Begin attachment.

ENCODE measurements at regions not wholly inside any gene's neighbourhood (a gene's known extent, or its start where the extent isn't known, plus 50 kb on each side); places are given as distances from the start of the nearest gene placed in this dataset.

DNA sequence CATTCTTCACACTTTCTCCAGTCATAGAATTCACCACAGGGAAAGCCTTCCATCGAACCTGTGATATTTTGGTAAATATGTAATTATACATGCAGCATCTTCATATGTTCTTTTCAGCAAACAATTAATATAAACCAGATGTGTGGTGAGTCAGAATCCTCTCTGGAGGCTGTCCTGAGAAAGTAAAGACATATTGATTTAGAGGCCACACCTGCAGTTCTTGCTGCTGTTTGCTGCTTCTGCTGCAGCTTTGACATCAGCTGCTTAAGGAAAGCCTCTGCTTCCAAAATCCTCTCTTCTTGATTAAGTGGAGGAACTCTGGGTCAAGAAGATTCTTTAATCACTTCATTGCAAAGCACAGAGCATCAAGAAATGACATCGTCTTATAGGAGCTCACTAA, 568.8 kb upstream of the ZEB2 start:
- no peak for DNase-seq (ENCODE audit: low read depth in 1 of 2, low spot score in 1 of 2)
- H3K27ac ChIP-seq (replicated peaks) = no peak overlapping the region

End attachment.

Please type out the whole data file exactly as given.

ENCODE measurements at regions not wholly inside any gene's neighbourhood (a gene's known extent, or its start where the extent isn't known, plus 50 kb on each side); places are given as distances from the start of the nearest gene placed in this dataset.

DNA sequence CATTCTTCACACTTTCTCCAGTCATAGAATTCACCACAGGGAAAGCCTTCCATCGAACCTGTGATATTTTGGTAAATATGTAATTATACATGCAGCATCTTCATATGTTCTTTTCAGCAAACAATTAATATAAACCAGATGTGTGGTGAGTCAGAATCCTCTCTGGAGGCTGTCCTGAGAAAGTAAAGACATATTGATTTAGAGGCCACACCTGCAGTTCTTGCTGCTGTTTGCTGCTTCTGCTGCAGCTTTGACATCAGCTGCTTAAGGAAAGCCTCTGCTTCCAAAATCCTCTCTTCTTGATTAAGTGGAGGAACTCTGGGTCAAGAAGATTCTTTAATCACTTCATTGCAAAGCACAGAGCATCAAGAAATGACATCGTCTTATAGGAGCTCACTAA, 568.8 kb upstream of the ZEB2 start:
- no peak for DNase-seq (ENCODE audit: low read depth in 1 of 2, low spot score in 1 of 2)
- H3K27ac ChIP-seq (replicated peaks) = no peak overlapping the region